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Marginal Rise In May Consumer Price Index

The concept of inflation is not an uncommon subject when it comes to economic fundamentals. Regardless of our understanding of economics, we feel the consequence of inflation every time we
16 Jun 2018 11:00
Marginal Rise In May  Consumer Price Index
Shoran Devi

The concept of inflation is not an uncommon subject when it comes to economic fundamentals.

Regardless of our understanding of economics, we feel the consequence of inflation every time we head to that cash out counteror receive that pay check.

Inflation is simply the increase in price of goods and services or the decline in purchasing power of our income.

When prices go up, the amount which can be bought with a fixed amount of money goes down; when prices fall, the amount which can be bought increases.

The most well-known indicator of inflation is the Consumer Price Index (CPI), which measures the percentage change in the price of a basket of goods and services consumed by households.

CPI data is very closely followed by all the financial market participants to help analyse price movements, market trends, and determining economic policy moves.

If the CPI is rising, the economy is going through a phase of inflation while the economic situation where the CPI value falls below zero is called deflation.

In the latest release by the Fiji Bureau of Statistics, changes were noted in the Consumer Price Index for the month of May.

The average annual rate of inflation for the 12 months to May 2018 (that is comparing the average CPI for the 12 months to May 2018 with the average for the 12 months to May 2017) stood at 2.6 per cent.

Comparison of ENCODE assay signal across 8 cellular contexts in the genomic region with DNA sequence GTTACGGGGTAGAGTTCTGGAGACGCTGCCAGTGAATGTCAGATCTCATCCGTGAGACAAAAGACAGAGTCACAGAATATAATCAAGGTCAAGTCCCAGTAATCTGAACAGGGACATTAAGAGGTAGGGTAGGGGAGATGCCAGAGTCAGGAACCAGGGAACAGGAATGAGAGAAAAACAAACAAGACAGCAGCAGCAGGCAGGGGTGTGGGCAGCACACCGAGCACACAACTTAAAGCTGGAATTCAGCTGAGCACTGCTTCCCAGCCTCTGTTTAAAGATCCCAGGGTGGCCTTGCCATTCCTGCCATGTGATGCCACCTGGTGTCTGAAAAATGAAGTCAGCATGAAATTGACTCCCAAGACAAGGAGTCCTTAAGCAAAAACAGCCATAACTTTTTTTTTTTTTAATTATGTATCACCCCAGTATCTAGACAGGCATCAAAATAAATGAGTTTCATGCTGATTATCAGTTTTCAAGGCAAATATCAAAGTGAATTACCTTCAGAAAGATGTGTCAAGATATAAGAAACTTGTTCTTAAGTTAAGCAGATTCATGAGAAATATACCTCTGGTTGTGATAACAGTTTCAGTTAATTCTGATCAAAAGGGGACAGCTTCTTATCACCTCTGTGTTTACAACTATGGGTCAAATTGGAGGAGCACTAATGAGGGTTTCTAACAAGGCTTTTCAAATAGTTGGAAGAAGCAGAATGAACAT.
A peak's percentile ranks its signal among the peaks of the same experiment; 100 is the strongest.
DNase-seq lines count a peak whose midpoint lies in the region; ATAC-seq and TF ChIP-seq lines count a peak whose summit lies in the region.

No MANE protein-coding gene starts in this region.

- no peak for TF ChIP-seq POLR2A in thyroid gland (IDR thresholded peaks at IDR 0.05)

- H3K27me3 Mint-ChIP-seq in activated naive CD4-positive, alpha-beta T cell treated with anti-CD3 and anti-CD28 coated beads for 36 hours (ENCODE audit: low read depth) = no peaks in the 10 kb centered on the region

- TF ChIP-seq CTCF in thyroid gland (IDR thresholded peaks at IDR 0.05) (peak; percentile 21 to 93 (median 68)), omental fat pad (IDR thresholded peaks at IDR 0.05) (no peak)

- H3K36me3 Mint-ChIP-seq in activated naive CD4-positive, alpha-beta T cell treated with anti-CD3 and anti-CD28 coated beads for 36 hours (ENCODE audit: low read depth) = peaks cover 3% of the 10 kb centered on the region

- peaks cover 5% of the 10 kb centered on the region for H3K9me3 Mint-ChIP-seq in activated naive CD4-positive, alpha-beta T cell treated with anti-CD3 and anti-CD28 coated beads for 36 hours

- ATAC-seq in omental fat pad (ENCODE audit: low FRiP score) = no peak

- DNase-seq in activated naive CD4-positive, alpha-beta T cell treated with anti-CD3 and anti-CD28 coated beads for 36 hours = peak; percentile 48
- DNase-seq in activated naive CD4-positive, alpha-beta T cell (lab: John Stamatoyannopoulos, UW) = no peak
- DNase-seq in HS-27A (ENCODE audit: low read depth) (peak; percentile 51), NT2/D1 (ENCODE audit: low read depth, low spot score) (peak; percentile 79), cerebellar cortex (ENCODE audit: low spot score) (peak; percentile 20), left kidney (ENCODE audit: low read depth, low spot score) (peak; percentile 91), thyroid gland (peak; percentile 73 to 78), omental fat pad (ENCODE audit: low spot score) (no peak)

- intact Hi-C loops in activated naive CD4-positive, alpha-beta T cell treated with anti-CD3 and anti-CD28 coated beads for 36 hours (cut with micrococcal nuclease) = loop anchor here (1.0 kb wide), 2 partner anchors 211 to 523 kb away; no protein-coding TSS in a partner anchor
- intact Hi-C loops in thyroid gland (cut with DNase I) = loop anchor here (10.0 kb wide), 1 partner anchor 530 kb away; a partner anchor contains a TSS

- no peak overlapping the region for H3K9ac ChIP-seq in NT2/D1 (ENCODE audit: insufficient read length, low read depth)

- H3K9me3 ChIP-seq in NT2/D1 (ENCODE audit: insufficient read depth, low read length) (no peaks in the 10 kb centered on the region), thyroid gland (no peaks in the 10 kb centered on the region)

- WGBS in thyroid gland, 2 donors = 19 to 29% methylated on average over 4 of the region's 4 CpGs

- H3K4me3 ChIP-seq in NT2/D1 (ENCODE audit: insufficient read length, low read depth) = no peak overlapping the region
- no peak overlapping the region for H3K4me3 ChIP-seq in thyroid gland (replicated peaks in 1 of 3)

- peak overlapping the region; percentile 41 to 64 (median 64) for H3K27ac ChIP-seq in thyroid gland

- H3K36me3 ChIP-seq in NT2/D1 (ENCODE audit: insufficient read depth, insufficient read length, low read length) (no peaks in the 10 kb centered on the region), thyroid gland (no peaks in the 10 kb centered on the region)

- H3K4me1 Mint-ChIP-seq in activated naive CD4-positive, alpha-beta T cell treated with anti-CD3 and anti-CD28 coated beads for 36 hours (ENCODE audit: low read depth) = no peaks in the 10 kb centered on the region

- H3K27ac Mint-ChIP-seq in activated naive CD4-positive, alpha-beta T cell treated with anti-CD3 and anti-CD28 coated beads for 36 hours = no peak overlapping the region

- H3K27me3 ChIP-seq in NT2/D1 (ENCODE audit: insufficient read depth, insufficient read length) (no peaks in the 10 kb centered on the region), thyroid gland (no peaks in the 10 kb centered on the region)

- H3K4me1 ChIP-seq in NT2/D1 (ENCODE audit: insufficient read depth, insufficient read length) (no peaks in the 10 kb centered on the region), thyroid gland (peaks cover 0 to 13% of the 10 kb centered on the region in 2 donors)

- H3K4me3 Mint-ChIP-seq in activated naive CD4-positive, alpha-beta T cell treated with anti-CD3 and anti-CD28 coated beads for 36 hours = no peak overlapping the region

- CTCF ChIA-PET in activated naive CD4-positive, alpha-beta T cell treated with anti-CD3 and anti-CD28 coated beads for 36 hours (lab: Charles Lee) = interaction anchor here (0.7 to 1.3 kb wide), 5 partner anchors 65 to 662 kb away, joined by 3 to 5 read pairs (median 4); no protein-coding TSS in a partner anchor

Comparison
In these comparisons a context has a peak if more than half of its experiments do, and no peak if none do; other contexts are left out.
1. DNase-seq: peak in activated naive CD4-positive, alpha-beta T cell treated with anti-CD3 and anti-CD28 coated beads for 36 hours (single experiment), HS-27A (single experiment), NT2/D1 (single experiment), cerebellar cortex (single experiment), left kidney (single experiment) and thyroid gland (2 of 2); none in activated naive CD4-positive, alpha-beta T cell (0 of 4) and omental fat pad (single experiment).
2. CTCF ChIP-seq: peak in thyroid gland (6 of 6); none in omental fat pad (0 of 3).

However, the month-on-month inflation rate (compared with May 2017) stood at 5.1 per cent.

The All Items CPI for the month of May registered an increase of 0.5 percent over April 2018 (121.4) and closed at 122.0. (See tables)

 

Details of price changes between April 2018 and May 2018 by expenditure class are as follows:

  • Food and non-alcoholic beverages decreased by 1.6 per cent.Lower prices were recorded for milk, cheese & eggs, vegetables and food products n.e.c.
  • Miscellaneous goods and services reduced by 0.2 per cent. Lower prices were recorded for other appliances, articles and products for personal care.
  • Alcoholic beverages, tobacco and narcotics increased by 5.4 per cent. Higher prices were recorded for wine, beer and yaqona.
  • Clothing and footwear increased by 0.2 per cent. Higher prices were recorded for garments and other articles of clothing and clothing accessories.
  • Furnishings, household equipment and routine household maintenance increased by 1.1 per cent.

Higher prices were recorded for furniture and furnishings, household textiles, major household appliances whether electric or not, small electric household appliance, glassware, tableware and household utensils, major tools and equipment and non-durable household goods.

  • Health increased by 0.3 per cent.

Higher prices were recorded for pharmaceutical products and other medical products.

  • Recreation and culturewas up by 0.2 per

cent.

Higher prices were recorded for equipment for the reception, record and reproduction of sound and pictures.

The main use of CPI release for most of the market participants is its role as a major determinant of interest rates for central banks. Modern central banks increasingly regard the inflation rate as the main target of policies, and due to the importance of the central bank rate to economic trends, the CPI serves as an early warning indicator of changes in central bank policy directions.

However, the raw CPI data is prone to be inconclusive on price trends due to its tendency to be distorted higher or lower as a result of seasonal factors such as effect of changing climate conditions, production cycles, and cyclical changeovers at factories, holiday seasons, and sales.

As such, the central banks often refer to seasonally adjusted data, as it excludes the seasonal factors, and provides a more reliable picture of underlying trends.

Given the price developments in the international and domestic markets and the actual inflation outturn in the first five months, our year-end inflation forecast of 3.0 per cent is upward biased.

The RBF will continue to monitor price developments in the coming month and a major inflation review will be conducted in July.

Feedback:  maraia.vula@fijisun.com.fj

 



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